- Are we a black belt factory?? Apparently if a black belt is achievable in a minimum of 3 years of hard work, we might qualify. However students don't test on a schedule, or after completing a defined number of hours in the class room. They are invited to test (in an individual - not group test, scored by a 4th level black belt or higher) after consistently demonstrating proper form and control of the required techniques. They can fail, although aren't invited to test if that is likely. There are no "stripes" awarded, and once a student moves to the next level they are introduced to entirely new techniques (although the ones learned previously do reappear at future levels in a more difficult form, such as combos, leaping, spinning, or all three).
3) A martial arts school that is run for the purposes of making money without teaching true martial arts. The most common signs of a McDojo include a lack of sparring classes, no opportunities to compete in a tournament, outrageous fees, and a promise on having a black belt in 2-3 years. Earning the black belt in 2-3 years, depending on skill, is quite alright in many systems, as there are always highly talented pupils. However, the promise from first glance is a sure-sign.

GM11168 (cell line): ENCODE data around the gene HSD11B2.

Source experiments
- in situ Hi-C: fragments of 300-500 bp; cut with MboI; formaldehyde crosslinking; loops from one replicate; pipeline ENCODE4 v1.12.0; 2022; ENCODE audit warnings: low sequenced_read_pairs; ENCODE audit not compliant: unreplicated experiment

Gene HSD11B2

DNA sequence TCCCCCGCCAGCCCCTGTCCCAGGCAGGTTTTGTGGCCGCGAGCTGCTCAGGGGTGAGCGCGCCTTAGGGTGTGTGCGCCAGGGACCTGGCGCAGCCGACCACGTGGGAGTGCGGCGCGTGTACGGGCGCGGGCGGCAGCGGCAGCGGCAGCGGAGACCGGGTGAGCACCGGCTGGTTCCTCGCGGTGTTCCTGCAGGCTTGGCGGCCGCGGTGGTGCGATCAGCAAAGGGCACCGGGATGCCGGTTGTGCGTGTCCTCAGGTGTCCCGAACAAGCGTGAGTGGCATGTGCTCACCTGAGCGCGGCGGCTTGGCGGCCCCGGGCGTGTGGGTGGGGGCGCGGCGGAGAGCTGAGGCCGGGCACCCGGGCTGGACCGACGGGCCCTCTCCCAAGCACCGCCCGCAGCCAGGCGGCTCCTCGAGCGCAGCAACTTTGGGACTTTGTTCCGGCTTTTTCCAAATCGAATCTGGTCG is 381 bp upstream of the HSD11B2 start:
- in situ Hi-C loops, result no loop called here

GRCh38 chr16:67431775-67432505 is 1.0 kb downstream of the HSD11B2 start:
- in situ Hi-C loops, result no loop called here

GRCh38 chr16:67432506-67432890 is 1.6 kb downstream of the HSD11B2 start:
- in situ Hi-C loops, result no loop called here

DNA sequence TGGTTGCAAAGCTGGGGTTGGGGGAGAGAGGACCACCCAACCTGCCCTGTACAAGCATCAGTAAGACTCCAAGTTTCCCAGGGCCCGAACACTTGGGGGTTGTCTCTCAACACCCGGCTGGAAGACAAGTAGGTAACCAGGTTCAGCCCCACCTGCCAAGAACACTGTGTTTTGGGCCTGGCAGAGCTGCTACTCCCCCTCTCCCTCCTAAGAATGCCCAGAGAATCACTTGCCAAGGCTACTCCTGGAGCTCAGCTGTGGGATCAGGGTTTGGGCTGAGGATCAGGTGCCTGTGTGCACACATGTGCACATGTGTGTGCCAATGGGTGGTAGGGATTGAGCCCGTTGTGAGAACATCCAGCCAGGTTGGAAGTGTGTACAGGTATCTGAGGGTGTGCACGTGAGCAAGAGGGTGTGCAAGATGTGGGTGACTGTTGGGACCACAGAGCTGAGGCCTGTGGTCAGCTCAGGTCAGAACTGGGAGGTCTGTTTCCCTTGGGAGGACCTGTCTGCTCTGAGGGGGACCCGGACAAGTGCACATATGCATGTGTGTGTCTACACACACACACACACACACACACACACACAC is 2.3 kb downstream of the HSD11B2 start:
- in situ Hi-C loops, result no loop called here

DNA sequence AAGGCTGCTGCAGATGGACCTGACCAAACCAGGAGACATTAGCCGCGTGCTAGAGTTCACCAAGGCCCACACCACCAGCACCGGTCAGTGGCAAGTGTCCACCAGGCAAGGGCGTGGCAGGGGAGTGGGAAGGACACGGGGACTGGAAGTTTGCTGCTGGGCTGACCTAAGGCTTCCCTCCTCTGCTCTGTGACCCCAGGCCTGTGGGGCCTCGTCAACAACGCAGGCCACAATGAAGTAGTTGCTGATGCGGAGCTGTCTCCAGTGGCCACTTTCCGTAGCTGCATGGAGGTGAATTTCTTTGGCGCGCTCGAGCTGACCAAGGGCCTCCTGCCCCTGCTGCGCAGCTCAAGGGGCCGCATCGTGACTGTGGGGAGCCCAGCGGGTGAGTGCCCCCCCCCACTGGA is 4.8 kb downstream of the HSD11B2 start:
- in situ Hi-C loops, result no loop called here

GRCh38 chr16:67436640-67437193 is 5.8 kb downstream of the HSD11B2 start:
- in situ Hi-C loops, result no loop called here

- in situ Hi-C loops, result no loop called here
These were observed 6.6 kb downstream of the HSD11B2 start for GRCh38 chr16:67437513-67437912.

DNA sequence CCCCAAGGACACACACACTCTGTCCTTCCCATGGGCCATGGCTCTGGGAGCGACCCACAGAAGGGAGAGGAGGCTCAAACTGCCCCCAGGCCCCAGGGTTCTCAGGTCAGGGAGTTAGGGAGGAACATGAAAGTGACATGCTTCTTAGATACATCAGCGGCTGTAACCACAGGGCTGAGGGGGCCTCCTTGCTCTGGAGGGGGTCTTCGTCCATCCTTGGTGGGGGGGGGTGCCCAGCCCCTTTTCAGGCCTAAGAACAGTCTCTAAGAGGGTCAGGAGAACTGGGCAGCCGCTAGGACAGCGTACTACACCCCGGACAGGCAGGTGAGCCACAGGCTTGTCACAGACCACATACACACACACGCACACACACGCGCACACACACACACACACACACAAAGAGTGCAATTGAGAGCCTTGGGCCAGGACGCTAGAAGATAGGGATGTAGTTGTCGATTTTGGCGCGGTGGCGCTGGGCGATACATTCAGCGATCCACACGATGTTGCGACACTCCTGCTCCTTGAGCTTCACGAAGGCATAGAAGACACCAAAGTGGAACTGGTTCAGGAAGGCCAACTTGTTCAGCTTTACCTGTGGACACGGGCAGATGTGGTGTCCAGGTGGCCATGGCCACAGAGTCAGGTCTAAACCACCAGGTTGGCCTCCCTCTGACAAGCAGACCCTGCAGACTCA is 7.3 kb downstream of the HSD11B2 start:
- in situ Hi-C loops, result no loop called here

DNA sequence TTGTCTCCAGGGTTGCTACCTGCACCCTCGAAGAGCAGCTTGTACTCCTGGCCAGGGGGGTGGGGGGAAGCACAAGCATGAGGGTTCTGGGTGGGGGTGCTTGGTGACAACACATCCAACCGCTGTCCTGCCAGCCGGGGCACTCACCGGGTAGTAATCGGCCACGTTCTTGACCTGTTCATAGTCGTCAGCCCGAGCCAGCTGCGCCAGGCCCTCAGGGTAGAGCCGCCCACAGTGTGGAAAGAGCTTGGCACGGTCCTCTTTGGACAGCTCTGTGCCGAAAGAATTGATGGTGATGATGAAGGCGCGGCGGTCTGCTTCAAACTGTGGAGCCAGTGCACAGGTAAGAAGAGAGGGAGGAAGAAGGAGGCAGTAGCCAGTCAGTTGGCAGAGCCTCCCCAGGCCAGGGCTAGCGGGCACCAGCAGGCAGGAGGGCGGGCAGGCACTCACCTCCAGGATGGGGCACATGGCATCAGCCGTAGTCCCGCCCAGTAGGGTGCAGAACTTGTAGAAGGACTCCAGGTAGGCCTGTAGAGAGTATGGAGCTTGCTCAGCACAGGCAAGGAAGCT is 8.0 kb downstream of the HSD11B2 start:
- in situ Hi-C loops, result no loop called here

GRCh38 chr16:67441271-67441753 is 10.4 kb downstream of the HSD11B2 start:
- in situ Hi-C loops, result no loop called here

- TTJ really misses the boat here! We don't have contracts in any form, and students can attend classes for as little as $40-$50 per month, payable the first class of each month.
- We offer financial assistance to existing students, including reduced fees or free classes during economic hardships. If students don't feel comfortable training "for free" we ask that they assist in other classes (if a greenbelt or above), or complete cleaning chores around the school.
- Colored belt tests are $20, and a black belt test is $25. No charge if they fail. Total testing fees - $180 through black belt.
- We certainly aren't a cult, don't require sworn alliances or secrecy, and for some reason seem to attract families very active in their various churches and community organizations.
I find it disheartening but unsurprising that people are willing to offer opinions, and even pass judgment on the credibility of an art based on the small amount they can glean from a website, without any first hand experience such as seeing a demonstration, meeting an instructor or student, or observing a class.